• Cell division takes place at the junction of the stalk and the bud.
  • H. neptunium is a prokaryote and has one strand of circular DNA that measures 3.7 Mb. It is replicated in two steps during budding.
  • The first step is to move one of the centromere-like regions to the stalked Pole of the mother cell. This area will remain at the site until the bud forms. This area (a region that looks like a centromere) is then carried at the flagellated pole, through the stalk, where the bud starts to form. The bud continues to grow in size until it is separated from its parent cell.

Based on previous studies, budding could be divided into different categories according to the number of cells that were produced during the budding process. These are:

  • Multiplication by Budding – The daughter cell is larger than the mother, but it still grows to look like the mother/parent cells.
  • Budding for Hyphal Branching – In this case, the budding process produces branches that are similar to those found in actinomycetes. This is common in Rhodomicrobium, Pedomicrobium, and other species.
  • Budding for sporulation – Based on microscopic examinations, spores were found able to bud from the hyphae.

Budding in Hydra

  • Hydra is a genus made up of freshwater organisms belonging to the phylum Cnidaria. They are closely related to jellyfish and other fresh-water organisms.
  • Hydra, unlike many other organisms have attracted a lot of scientific attention due to their ability to regenerate and prevent them from ageing (from undergoing senescence). Budding is the main mode for reproduction in these organisms and results in the creation of a new individual who looks like the parent.
  • Hydra vulgaris, Hydra oxycnida and Hydra oxycnida are some examples of hydra species.
  • Research studies have led to a variety of findings about the budding process for hydra. Slowly budding hydras are smaller than the fast-growing hydras that can produce many buds at once.
  • It was found that a high intake of food material can influence growth and reproduction. A lower feeding schedule leads to organism shrinkage.
  • Budding begins with the evagination and endodermal layers of the ecto-endodermal cells at the lower portion of the parent Hydra. Eight (8) Hydra WNT genes were identified by molecular analysis at the tip.
  • Eight genes are present at the tip, but only one (Hvwnt2) can be specific to the bud.
  • The epithelial cells in the bud are transported from the parent body to the tip. They contribute to the bud’s growth and size. The bud will develop within two to three days depending on the species and the environmental conditions before being separated from its parent body by a contracting band.
  • The contracting ring is located between the parent hydra’s body wall and the food of bud. It gradually contracts and cuts between them, thereby releasing the newly formed hydra.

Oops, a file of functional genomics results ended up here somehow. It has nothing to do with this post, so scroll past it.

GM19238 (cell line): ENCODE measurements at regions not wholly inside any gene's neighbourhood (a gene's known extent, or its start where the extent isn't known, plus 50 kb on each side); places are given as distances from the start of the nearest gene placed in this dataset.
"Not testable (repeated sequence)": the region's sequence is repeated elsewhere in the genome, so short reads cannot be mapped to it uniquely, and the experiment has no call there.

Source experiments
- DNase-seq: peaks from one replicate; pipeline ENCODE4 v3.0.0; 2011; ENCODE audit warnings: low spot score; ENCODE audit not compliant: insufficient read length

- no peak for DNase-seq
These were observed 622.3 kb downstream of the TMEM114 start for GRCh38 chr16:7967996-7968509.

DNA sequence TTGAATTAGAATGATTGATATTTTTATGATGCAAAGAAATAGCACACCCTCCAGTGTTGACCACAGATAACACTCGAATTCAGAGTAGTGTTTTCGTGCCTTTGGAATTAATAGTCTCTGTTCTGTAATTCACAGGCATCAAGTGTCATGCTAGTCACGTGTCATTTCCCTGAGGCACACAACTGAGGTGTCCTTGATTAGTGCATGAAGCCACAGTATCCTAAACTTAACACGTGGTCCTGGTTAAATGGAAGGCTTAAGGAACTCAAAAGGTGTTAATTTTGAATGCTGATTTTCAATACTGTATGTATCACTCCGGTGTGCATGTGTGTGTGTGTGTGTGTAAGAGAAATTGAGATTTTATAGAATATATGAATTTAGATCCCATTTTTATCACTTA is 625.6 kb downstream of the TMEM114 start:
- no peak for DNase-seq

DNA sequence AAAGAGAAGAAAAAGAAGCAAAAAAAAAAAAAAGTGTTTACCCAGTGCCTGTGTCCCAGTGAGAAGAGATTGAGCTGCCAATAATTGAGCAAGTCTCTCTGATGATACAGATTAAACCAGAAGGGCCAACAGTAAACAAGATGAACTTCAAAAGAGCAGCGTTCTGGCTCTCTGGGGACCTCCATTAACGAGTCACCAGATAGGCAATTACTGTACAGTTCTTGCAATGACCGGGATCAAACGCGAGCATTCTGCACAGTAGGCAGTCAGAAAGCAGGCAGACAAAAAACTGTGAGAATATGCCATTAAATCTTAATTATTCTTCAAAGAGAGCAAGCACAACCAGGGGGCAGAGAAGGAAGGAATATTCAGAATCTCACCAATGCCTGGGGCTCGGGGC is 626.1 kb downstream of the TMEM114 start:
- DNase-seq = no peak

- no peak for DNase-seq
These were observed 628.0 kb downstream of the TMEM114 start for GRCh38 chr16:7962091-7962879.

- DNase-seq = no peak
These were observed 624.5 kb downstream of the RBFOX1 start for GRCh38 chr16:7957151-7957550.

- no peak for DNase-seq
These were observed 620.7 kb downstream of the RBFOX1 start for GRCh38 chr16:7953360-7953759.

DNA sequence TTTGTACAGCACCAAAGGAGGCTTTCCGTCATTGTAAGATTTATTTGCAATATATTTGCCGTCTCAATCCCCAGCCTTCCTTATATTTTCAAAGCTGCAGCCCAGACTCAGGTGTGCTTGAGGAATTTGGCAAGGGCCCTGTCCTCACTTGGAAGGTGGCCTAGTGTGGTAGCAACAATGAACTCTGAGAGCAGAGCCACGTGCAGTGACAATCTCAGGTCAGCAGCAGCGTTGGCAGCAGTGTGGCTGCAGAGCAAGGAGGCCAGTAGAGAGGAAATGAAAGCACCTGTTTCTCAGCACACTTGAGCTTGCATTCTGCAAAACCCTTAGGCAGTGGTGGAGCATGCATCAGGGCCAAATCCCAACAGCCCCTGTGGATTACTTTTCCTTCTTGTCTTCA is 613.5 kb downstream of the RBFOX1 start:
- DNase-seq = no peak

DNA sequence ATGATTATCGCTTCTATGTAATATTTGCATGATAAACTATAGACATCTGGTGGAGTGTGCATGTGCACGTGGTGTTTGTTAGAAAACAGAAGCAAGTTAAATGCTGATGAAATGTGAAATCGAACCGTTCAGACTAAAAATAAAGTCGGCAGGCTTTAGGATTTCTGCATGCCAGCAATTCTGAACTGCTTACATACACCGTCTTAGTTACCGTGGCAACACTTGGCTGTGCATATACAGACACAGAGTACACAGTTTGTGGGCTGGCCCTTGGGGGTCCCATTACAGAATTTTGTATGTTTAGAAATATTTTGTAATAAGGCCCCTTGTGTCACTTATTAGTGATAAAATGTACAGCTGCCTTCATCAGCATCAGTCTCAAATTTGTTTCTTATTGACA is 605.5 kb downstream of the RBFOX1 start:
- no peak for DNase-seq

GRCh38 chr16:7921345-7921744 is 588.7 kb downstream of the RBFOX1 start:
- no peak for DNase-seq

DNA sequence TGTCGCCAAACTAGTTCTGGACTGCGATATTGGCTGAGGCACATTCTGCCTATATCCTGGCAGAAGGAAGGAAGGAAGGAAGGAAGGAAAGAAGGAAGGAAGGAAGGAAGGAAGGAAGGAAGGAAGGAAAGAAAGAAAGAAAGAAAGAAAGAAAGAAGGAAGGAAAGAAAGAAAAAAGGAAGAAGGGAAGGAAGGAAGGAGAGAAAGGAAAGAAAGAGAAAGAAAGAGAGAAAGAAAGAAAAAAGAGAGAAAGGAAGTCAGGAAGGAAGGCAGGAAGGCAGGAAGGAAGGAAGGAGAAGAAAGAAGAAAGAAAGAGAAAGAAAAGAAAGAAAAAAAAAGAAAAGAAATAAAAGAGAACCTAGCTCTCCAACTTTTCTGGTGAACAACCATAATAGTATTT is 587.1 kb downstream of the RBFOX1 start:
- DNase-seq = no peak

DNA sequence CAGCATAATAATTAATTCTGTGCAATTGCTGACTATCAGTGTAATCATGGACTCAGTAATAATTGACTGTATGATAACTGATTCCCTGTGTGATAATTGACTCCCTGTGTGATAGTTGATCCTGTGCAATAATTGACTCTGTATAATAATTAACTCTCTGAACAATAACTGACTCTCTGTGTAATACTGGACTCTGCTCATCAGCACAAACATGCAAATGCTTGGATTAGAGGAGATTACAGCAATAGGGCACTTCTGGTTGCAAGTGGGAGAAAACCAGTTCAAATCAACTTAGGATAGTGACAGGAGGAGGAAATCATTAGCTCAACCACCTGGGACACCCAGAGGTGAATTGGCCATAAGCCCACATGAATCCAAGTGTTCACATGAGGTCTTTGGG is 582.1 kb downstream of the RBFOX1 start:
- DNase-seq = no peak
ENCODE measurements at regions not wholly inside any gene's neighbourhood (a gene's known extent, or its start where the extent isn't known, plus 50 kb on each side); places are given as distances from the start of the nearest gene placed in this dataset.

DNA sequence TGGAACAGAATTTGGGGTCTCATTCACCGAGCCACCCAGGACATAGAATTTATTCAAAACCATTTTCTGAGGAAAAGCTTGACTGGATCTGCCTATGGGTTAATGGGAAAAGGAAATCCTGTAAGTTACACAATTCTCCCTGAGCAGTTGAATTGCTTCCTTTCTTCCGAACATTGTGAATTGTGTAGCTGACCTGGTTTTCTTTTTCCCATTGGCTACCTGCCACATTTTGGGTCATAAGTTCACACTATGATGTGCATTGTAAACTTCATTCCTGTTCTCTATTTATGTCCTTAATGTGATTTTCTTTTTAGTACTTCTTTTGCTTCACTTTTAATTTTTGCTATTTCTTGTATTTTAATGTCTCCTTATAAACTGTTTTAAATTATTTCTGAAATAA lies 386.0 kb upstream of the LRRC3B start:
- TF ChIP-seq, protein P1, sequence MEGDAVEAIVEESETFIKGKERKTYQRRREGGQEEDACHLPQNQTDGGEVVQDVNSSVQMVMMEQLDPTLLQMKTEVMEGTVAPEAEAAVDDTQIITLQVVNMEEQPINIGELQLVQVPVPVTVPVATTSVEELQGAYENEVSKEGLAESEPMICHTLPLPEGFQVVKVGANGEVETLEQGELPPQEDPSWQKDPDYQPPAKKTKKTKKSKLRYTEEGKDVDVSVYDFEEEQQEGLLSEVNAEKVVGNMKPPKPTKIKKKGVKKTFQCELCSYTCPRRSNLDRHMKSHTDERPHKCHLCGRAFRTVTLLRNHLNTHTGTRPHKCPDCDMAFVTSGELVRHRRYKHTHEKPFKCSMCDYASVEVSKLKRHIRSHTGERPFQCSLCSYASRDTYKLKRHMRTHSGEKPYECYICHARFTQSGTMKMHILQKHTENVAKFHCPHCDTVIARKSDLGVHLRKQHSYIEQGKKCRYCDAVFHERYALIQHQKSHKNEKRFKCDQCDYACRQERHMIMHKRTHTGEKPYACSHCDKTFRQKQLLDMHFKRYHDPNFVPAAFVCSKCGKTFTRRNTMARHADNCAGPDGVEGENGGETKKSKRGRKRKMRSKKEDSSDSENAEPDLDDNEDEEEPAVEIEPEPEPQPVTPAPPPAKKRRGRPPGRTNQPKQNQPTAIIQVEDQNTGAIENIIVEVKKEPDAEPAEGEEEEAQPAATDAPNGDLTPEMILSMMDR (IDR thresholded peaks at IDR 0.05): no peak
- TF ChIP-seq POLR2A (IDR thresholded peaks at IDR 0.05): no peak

• One parent might produce multiple buds at once. However, their sizes tend to differ with some larger than others.
  • When they mature, larger buds produce new buds more quickly than smaller buds.
  • Hydra will not produce new buds if they are starved for more than 6 days.
  • Hydra cell division is crucial for budding. These cells are not considered waste because they are constantly producing new cells in large numbers. They are instead transported to the budding area where they help to grow the bud.
  • According to a variety of studies, up to 85 percent of newly formed structural cell structures are transported into the budding area. By inhibiting cell growth, budding can be significantly slowed down or even stopped entirely.
Asexual Reproduction in bacteria - budding
Asexual Reproduction in bacteria – budding

Budding in Plants

  • Plants are multicellular eukaryotes, which are primarily photosynthetic. They are the primary producers of the kingdom Plantae, which includes some bacteria, algae and moss. Plants produce sexually, just like many other organisms. This is done through gamete-fusion (in flowering plants).
  • Some plants can reproduce sexually, while others alternate between sexual and asexual reproduction. Examples of asexual reproduction in plants include budding and apomixis.
  • The scion is a plant name for the bud. It is used mainly in situations where the farmer or propagator desires certain characteristics above the ground (e.g. fruits , etc).
  • A scion can be described as a single bud, not a stem/twig.
  • A budding knife is used to cut a bud from a budstick in horticulture. To remove a bud from a plant’s stem, cut the stem using a budding knife. This is about a half inch from the base to about half an inch above it. This is where it is best to cut the wood that is attached to the bud. To prevent drying, the bud must be immediately inserted into understock.
  • The understock is prepared by making a T-cut on the stem/branch where the bud will be placed. Once the bark is removed, place the bud under it and wrap it so that it stays in place.
  • In about one week or ten days, the stem and the bud will join.
  • Budding in plants is different from other organisms. It involves taking a bud from one plant, and then inserting it onto another. A bud can be created on any plant stem to achieve desired characteristics.
Budding in Plants 
Budding in Plants 

Advantages of Budding

  • Budding, a quicker and more effective method of grafting in plants, allows the propagator to transfer the desired characteristics of the buds onto the stems of another plant.
  • This method of reproduction is used today to produce fruit trees, roses, and other ornamental trees. This method has the greatest advantage in plants because it allows specific buds to be transferred to stems that are already in good growing conditions. The stems can then continue growing.
  • This method of reproduction is used by other organisms to produce offspring in large numbers. This method of reproduction allows the good genes of an organism to be passed on to the daughter cells.

Disadvantages of Budding

  • Budding organisms are not capable of adapting to changes in their environment and are therefore at risk of disappearing.
  • It is impossible to create new varieties of organisms with a different genetic makeup.